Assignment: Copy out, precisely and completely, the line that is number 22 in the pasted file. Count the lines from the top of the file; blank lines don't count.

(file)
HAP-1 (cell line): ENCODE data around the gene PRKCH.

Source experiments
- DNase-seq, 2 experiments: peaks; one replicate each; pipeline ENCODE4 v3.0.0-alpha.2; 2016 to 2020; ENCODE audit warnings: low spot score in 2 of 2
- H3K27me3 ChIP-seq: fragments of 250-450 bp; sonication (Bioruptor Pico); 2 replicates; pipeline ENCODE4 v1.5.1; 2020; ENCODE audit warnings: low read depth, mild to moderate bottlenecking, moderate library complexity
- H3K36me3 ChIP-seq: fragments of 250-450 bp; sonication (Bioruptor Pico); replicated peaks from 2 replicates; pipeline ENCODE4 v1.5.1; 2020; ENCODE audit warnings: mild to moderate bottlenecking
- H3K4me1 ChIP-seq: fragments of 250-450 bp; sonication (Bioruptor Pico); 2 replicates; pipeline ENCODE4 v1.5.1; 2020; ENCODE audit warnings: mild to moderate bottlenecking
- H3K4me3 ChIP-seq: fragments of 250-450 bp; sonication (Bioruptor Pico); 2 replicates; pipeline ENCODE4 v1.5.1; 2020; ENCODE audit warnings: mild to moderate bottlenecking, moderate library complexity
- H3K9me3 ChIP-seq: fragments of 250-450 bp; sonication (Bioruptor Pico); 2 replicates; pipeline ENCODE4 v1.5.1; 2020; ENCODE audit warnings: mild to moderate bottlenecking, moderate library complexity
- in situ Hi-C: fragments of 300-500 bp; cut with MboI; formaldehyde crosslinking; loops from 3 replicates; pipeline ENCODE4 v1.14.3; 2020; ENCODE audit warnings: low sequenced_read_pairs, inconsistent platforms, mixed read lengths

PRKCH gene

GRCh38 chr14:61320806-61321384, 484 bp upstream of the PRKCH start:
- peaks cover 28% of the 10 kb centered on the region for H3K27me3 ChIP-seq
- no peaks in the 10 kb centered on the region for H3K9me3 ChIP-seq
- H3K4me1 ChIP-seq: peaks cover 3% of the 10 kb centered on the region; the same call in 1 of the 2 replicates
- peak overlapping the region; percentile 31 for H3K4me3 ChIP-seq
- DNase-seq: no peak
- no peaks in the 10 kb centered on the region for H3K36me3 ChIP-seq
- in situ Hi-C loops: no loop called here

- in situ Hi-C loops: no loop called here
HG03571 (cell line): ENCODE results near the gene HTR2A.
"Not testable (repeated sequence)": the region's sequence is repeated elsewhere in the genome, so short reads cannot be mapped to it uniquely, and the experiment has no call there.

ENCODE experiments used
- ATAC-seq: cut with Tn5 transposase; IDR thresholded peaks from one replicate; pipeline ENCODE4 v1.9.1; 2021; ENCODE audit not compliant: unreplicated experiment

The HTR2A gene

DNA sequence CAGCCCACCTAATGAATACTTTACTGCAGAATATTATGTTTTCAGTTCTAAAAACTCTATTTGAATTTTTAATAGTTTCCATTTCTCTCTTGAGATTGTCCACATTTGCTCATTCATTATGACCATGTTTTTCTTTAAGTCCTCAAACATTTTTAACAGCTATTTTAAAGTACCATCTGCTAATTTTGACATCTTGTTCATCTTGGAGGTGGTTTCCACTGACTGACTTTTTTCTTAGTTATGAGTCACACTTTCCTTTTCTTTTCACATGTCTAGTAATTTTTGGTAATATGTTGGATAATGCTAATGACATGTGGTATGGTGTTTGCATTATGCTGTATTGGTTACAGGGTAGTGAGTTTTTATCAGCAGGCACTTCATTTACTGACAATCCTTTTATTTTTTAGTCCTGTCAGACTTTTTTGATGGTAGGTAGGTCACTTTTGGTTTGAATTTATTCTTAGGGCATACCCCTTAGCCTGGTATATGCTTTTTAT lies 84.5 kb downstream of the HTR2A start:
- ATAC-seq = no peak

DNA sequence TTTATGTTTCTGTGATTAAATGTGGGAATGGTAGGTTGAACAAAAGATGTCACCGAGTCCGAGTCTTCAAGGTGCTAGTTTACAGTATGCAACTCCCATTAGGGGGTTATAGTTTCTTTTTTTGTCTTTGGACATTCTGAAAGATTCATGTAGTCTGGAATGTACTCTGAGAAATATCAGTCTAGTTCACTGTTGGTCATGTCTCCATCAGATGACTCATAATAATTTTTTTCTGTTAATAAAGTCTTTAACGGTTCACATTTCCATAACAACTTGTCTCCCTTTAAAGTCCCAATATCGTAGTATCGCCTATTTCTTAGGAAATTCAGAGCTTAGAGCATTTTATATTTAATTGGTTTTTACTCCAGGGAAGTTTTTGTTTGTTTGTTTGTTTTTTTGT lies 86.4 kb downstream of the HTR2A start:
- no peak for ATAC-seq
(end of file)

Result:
ENCODE experiments used